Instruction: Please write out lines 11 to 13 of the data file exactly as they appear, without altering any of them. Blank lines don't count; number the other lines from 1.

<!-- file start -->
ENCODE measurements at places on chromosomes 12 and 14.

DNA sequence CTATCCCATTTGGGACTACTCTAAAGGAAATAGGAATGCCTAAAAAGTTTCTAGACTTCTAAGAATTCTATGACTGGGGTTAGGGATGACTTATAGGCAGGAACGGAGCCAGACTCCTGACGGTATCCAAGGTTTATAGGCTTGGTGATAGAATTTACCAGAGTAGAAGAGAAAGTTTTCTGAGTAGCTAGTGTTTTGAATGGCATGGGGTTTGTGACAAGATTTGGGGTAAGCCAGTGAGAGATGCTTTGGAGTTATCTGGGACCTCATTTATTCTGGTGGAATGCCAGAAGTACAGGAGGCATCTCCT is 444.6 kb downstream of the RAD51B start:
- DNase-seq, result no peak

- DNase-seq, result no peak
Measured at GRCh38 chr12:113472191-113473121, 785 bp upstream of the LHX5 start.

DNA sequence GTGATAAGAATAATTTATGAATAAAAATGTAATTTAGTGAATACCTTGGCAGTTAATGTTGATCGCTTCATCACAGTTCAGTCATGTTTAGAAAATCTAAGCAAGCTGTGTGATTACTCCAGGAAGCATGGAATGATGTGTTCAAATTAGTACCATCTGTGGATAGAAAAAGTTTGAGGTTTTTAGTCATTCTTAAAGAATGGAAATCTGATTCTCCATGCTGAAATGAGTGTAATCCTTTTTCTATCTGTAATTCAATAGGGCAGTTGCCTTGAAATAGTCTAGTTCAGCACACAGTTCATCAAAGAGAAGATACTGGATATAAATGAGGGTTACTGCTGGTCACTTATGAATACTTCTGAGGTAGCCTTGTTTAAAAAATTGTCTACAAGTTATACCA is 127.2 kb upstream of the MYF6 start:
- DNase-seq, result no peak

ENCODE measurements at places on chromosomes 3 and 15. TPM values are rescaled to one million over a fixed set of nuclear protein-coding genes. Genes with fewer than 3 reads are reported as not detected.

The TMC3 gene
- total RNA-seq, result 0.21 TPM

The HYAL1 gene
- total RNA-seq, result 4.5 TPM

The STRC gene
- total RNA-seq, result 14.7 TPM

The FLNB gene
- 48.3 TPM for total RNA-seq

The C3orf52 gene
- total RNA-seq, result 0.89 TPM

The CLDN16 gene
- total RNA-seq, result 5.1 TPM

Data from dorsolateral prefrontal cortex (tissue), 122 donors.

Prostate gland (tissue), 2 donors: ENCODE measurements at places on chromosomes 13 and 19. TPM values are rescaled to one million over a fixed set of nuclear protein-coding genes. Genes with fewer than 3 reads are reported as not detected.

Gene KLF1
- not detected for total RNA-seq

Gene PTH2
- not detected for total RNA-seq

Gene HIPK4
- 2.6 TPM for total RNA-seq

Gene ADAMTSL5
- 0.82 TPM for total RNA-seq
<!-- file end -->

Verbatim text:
The HYAL1 gene
- total RNA-seq, result 4.5 TPM

The STRC gene